As with other pests, the more growers rely solely on chemicals, the more potential for the emergence of resistant will exist.
It is important to remember most pest control failures are not due to resistance. Before assuming pests surviving a pesticide application are resistant, eliminate other possible causes of poor control such as:

1. The pest was not identified correctly and the wrong pesticide was used;

2. An incorrect dosage of pesticide was used or the pesticide was applied in an improper manner;

3. The pesticide was not applied at the appropriate time (i.e., pest target was not in the area at the time of treatment or was in a life stage not susceptible to the pesticide); and,

4. Pests re-infested the area following the pesticide application.

Other reasons for failures include:

1. Pest resurgence–the natural enemies (i.e., predators and parasites) of the pest as well as the pest are eliminated by a pesticide application, the natural enemy populations can take longer to rebound than the pest population, therefore pest populations increase rapidly as the pesticide residues decrease; and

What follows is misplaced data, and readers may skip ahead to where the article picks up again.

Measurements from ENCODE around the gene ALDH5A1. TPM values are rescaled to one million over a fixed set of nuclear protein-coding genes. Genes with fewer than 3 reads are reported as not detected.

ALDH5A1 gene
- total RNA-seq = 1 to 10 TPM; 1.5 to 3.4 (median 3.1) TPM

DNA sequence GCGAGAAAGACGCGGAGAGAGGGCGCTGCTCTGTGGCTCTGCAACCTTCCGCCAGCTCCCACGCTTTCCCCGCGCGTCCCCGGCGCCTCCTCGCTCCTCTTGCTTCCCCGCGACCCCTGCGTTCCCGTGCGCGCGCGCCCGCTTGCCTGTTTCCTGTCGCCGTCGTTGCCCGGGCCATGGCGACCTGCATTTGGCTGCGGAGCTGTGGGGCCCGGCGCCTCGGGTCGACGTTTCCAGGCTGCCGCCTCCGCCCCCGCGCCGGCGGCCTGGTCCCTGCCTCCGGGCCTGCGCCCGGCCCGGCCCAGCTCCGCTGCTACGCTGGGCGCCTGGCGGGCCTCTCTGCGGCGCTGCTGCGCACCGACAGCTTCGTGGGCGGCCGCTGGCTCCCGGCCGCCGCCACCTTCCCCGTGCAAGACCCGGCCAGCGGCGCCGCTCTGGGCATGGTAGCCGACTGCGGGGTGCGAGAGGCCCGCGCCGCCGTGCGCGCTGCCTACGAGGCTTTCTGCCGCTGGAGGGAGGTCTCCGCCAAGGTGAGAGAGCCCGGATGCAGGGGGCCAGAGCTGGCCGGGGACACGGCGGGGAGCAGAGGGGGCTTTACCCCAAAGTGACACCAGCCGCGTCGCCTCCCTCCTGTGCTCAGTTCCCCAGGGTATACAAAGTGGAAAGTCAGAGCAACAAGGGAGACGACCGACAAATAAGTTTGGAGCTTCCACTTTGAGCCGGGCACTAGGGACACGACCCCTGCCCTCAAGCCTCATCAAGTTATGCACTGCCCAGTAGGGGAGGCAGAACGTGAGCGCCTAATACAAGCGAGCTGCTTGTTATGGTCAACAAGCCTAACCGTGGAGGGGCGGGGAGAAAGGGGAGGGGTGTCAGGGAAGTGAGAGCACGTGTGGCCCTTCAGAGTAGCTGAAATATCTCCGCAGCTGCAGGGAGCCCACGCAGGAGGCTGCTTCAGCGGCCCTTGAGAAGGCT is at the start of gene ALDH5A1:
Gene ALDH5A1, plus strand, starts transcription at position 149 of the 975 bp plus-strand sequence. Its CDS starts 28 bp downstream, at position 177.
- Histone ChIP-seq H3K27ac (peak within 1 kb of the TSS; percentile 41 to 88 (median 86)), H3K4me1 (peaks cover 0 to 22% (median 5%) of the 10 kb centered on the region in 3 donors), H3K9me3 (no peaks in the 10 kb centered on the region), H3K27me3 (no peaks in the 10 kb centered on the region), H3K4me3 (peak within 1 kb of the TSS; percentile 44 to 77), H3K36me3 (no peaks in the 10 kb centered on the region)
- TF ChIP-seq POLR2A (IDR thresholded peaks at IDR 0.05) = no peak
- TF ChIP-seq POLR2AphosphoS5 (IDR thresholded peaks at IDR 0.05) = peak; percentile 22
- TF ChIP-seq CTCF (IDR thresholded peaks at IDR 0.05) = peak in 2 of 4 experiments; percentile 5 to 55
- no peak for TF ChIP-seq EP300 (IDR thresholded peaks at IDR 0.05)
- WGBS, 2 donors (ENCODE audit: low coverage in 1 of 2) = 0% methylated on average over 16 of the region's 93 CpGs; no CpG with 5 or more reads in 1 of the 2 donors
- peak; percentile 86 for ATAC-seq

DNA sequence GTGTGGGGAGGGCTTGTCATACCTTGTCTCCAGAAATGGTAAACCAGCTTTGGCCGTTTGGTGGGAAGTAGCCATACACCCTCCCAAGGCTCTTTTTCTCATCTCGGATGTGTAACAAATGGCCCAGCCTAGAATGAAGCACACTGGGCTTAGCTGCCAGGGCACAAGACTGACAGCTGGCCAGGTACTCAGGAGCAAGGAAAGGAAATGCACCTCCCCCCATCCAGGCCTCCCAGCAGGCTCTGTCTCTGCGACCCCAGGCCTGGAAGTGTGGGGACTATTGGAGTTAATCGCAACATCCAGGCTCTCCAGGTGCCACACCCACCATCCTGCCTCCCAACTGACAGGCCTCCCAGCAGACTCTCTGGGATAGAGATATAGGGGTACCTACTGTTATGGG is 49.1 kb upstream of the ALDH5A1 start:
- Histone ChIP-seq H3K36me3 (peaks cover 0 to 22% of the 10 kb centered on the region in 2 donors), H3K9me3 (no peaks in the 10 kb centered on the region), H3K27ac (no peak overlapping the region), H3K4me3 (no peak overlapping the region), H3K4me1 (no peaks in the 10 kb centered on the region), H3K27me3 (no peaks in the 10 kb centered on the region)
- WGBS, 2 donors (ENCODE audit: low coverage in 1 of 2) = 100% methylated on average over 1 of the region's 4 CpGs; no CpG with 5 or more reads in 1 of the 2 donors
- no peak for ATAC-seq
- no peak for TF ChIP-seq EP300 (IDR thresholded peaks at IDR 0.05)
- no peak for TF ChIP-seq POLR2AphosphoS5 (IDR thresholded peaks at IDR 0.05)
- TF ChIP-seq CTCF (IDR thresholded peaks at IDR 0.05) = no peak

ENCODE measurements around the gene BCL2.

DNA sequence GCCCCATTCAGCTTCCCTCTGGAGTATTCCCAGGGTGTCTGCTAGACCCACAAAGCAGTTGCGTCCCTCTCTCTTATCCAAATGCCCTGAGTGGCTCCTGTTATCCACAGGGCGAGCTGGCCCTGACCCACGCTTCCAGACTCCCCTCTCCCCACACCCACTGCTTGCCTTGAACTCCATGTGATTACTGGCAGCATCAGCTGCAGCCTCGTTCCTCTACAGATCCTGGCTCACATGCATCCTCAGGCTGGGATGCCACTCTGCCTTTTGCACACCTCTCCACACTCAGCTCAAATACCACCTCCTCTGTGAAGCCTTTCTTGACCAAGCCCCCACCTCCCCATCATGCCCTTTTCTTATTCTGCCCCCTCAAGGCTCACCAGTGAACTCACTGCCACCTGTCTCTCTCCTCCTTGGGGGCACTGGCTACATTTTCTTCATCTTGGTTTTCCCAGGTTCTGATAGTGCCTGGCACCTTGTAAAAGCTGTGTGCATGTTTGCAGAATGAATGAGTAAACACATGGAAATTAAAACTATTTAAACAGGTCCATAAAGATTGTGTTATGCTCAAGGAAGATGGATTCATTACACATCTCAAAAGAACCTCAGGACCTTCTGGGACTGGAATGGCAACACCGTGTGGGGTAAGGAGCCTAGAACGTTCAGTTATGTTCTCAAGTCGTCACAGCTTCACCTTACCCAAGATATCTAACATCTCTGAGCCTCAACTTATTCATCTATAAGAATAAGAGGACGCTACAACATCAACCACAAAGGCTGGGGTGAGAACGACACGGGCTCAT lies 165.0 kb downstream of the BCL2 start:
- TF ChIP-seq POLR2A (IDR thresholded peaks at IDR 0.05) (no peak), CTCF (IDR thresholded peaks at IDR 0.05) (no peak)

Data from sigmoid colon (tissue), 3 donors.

2. Secondary pests–certain pests that usually do not occur at significant levels can reach damaging levels after a pesticide application because their natural enemies are eliminated by the pesticide.

A proactive approach using all applicable Integrated Pest Management tactics is the most effective way to avoid pest resistance. Effective IPM-based programs will ensure that all control tactics, including pesticides, are used at the proper time and only to reduce pest damage to acceptable levels. This will reduce costs from unnecessary pesticide applications, insure that control tactics are used when they will be most effective and reduce or delay the possibility of resistance developing in a pest population.

The primary objective of this approach is to reduce selection pressure by: 1) selecting and using pesticides correctly; and, 2) managing fields, farms, or sites to create conditions less conducive for pest survival.

Doing what it takes to avoid resistance is a better alternative than having to pay the price for overcoming resistance once it occurs.